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Shoshone-Bannock Tribes Sue Over ID Voting Map

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Monday, December 20, 2021   

The Shoshone-Bannock Tribes are adding to a slew of legal challenges to Idaho's legislative voting maps.

The Idaho Commission for Reapportionment approved new district maps for legislative and congressional seats in November. But Tribal members say the map for the state Legislature illegally divides the Fort Hall Indian Reservation in southeast Idaho.

William Bacon is the tribe's lead general counsel. He said they want to have as many tribal members in one district as possible.

"It's really straightforward," said Bacon. "The Idaho Constitution and Idaho statutes protect communities of interest. The Fort Hall Reservation and the tribal people are a community of interest. We challenge the map that split the tribal community up into three different areas."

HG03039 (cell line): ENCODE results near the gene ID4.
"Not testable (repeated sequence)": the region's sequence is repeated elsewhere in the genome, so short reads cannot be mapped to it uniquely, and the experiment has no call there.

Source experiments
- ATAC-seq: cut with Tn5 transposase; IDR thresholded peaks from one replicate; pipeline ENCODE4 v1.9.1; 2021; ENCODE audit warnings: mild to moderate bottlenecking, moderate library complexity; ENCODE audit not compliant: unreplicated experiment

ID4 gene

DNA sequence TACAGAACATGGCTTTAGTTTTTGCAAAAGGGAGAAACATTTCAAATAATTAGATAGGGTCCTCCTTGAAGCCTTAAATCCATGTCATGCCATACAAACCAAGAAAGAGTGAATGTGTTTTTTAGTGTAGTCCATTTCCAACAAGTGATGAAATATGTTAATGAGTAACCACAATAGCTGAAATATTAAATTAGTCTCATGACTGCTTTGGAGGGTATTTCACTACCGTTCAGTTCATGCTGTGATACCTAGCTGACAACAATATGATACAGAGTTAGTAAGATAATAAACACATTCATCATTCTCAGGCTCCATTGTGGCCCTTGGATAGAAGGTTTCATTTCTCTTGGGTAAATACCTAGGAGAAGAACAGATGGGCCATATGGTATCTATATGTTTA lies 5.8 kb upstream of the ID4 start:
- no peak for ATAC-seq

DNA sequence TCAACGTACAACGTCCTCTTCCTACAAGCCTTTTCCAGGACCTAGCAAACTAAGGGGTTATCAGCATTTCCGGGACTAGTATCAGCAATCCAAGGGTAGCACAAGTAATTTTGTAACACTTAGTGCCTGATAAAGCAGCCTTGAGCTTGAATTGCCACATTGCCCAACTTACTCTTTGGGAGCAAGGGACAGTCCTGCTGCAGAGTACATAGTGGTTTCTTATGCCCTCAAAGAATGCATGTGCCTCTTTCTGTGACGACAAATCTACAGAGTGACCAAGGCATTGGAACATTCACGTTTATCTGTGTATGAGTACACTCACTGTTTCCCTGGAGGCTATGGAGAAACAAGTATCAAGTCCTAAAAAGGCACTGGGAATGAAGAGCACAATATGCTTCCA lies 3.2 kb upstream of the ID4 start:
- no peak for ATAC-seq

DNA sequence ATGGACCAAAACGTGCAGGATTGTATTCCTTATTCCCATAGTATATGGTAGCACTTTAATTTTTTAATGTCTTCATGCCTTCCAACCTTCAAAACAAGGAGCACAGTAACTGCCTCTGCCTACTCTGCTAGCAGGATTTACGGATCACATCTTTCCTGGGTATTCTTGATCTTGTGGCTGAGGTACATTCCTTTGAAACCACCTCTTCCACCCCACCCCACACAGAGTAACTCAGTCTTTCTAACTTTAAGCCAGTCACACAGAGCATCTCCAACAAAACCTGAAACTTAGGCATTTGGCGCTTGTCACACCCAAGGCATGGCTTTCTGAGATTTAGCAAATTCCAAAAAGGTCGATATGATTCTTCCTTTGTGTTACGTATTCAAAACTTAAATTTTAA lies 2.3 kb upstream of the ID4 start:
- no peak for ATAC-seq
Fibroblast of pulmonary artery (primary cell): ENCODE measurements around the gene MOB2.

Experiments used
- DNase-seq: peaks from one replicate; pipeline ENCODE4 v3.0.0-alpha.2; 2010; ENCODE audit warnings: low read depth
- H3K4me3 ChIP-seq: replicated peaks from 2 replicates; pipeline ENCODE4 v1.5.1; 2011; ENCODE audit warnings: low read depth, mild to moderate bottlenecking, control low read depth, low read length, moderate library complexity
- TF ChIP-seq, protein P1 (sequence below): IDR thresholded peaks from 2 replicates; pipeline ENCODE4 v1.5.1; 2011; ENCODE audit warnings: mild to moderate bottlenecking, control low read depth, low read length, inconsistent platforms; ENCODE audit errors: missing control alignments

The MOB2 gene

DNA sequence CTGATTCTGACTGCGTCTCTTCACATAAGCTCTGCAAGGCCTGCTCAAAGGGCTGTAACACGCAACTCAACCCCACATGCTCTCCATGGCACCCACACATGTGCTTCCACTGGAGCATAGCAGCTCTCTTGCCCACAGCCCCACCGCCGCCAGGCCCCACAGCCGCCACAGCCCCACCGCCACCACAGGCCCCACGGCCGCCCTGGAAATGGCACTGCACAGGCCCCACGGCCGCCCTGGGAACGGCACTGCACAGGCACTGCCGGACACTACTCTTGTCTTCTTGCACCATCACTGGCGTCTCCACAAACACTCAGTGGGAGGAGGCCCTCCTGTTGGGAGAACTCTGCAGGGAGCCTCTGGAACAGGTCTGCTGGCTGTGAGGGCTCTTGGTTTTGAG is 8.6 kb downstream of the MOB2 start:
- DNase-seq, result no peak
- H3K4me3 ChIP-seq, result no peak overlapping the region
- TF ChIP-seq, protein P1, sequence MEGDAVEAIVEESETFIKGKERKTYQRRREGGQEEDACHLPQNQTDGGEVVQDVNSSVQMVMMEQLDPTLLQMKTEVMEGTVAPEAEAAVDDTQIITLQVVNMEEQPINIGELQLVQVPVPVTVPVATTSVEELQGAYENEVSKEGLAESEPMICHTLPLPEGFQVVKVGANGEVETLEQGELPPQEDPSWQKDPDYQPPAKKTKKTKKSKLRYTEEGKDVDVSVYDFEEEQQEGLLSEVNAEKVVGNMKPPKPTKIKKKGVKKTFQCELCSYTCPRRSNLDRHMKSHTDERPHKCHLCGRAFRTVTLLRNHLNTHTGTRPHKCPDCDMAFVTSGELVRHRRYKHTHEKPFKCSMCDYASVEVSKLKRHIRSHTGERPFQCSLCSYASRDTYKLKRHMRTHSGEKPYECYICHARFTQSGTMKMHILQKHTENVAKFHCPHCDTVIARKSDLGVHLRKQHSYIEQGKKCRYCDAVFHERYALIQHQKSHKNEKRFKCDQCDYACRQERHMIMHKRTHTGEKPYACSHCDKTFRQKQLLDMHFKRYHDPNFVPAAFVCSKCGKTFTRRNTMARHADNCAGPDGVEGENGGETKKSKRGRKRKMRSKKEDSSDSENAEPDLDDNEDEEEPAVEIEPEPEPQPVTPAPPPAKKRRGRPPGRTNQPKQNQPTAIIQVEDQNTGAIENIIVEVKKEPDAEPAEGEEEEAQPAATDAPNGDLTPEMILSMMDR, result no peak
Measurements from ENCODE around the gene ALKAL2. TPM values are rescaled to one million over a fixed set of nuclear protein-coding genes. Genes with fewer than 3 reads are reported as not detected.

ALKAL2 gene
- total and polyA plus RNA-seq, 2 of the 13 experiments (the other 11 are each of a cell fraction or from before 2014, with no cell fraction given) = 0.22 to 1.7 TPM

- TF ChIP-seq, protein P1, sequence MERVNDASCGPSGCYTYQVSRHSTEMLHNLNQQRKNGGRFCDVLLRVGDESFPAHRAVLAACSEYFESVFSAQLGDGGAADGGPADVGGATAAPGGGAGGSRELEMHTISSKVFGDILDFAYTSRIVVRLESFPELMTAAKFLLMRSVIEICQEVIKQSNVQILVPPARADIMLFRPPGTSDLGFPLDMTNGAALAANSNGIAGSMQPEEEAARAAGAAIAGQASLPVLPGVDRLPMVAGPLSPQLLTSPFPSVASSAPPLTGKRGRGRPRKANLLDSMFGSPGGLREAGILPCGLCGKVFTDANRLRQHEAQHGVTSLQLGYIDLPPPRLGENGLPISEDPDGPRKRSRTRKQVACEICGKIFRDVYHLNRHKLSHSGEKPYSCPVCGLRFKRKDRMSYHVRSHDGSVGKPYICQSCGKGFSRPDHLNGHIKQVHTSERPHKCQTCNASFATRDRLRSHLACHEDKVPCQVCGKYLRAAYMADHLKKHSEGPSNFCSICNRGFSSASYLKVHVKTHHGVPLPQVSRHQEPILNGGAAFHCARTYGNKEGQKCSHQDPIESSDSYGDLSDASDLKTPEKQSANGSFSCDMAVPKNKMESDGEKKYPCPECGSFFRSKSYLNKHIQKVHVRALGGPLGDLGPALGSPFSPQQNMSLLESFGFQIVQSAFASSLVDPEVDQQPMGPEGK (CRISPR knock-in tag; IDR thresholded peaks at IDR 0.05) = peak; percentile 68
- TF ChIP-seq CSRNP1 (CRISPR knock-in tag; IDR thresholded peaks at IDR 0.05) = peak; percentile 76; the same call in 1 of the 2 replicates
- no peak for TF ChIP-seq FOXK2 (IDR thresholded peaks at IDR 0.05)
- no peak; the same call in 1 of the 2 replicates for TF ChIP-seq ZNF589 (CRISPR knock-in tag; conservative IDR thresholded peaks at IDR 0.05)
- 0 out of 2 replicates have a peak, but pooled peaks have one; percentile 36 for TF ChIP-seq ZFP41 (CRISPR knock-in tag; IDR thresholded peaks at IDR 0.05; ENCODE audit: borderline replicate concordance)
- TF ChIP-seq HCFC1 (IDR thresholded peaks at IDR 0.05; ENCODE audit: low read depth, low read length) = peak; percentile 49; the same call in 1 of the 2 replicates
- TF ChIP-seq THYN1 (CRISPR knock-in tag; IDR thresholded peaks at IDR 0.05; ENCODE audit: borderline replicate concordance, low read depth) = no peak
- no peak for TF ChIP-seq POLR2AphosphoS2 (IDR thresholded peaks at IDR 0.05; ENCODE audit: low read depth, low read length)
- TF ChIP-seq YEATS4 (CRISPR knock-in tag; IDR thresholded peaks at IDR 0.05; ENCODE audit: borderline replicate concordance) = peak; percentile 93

Communities of interest are groups with shared concerns that might be affected by legislation.

Upon approval, the redistricting commissioners said the maps are well-balanced with little variance in population between districts.

Devon Boyer, chairman of the tribes, said ideally the entire Fort Hall Reservation would be in one district.

"The only way that Shoshone-Bannock Tribes is going to feel as though we're being properly represented is by making sure that we're collectively in the same area with proper representation," said Boyer. "Just like anyone else would be."

The Idaho Supreme Court has combined two previous challenges to the maps and will hear oral arguments for those cases on January 14.

The Shoshone-Bannock Tribes hope their challenge is added for oral arguments on that day. Another challenge has been filed to the congressional map as well, meaning all four cases could be heard at the same time.




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